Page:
Last Chance for Peace

When prehistoric tribes could not resolve their differences they resorted to bludgeoning each other with tree limbs and stones.  They were face to face, hand to hand and eye to eye.  They could feel each others breath, sweat and rage.  The victor watched the conquered die at his feet.  In Caesar’s day, soldiers resorted to swords, spears and arrows making the science of killing one’s enemies a bit more efficient but still required that the victor be, at least, in visual range of the vanquished.  Although the Chinese invented gunpowder about 900 years before Christ, they used it primarily for fireworks and rockets.  It was not until the 14th century that Europeans discovered that gunpowder could be used to propel musket and cannon balls.  Finally, it was possible to kill one’s enemies without looking him in the eye.  During the American Civil War, the machine gun was invented allowing a single soldier to bring about the death of his enemies even more expeditiously.  The invention of the airplane in the twentieth century made it possible for militaries to bomb and shoot at their enemies from above.  During World War I, German scientists developed the V1 and V2 rockets which finally permitted one’s military to deliver death to locations not even visible to the dealer.  In the final hours of World War II, the United States unleashed a weapon so devastating as to be unthinkable.  On August 6, 1945, the first atomic bomb was detonated about one mile above the surface of Hiroshima, Japan.  In the blink of an eye, eighty thousand people were dead.  Tens of thousands of others would die later from the after effects of the bomb.  Three days later a second atomic bomb was detonated over the city of Nagasaki, Japan.  Another seventy thousand men, women and children lost their lives.  In the history of mankind, we have moved from the point where enemies had to face each other and could kill but one at a time to a point where a single bomb could kill more than eighty thousand people.  My God, what have we done.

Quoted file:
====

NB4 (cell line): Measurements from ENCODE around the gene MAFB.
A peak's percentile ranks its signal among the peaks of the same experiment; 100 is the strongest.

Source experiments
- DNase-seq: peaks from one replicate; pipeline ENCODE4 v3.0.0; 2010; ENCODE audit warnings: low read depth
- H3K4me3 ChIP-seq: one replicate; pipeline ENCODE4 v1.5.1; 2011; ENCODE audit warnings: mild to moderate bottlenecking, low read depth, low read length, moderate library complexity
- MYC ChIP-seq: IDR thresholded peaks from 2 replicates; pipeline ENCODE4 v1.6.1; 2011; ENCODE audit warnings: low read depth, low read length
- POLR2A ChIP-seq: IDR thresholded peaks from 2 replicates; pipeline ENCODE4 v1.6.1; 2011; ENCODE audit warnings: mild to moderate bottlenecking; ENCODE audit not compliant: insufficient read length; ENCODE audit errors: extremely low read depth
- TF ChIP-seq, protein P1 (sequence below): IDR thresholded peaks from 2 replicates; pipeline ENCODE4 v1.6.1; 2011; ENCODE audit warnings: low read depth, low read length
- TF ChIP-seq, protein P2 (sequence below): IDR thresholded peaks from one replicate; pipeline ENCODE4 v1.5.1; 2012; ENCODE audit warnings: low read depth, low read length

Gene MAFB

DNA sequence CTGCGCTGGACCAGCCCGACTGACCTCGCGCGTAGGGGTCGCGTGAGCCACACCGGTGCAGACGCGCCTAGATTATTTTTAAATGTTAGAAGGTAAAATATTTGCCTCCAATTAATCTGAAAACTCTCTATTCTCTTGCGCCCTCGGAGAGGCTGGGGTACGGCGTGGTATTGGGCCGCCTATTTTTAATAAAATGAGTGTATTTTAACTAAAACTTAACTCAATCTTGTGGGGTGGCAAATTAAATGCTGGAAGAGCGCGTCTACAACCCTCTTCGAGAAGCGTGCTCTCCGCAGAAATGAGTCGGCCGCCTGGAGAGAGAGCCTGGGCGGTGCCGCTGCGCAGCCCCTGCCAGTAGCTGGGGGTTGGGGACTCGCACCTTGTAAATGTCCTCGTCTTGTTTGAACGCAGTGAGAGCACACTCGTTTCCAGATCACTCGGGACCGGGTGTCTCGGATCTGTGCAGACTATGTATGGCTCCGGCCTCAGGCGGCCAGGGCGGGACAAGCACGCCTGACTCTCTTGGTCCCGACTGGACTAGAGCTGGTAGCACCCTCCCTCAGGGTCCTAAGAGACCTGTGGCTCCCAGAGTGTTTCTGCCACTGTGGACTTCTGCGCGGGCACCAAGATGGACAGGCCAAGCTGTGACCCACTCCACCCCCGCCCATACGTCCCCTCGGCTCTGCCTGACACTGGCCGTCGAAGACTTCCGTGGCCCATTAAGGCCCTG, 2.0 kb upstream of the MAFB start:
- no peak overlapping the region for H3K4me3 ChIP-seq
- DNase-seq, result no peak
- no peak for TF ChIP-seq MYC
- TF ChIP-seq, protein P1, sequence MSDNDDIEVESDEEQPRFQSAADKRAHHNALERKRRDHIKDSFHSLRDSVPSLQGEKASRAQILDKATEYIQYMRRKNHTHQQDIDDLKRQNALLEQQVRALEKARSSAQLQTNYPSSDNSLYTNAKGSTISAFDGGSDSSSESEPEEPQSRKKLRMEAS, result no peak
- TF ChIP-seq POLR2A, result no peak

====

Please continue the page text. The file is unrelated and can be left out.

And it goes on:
The bombs dropped on Hiroshima and Nagasaki were children’s toys in comparison to what has been developed since the close of World War II.  Those bombs had nominal yields of less than 15 kiloton.  Small strategic weapons in the arsenals of the United States and Russia amount to 250 kiloton yield.  Large weapons exceed 20 megaton yield or more than 4,000 times the power of the bomb dropped on Hiroshima.  The hydrogen bomb is a particularly fearsome weapon.  There is theoretically no limit to the explosive yield that can be packed into such a weapon.
These terrible weapons are stored in underground silos, in bombers, on mobile launchers and in submarines that patrol the oceans.  An intercontinental ballistic missile launched from either the United States or Russia would reach its target in twenty six minutes.  Submarine launched missiles would reach their intended targets in six minutes or less.  Both the United States and Russia have detection systems capable of detecting launches against their countries and the ability to launch a retaliatory strike even before the incoming missiles detonate over their targets.  In such a scenario, the missiles of both countries would pass each other in flight and detonate almost simultaneously over both countries.  The result would be millions, possibly billions, killed in the first few minutes of the war.  Both countries would be immediately rocketed back into the stone age.  There can be no winner in a nuclear war.
All countries currently possessing nuclear weapons realize that launching a nuclear war against another country possessing nuclear weapons would be suicide.  Accordingly, there should never be a first launch.  If there is never a first launch, then there will never be a retaliatory strike.  Security comes from the fact that while under attack, you can launch a retaliatory strike that will wreak unacceptable, if not equal, damage on the aggressor thereby deterring the initial attack.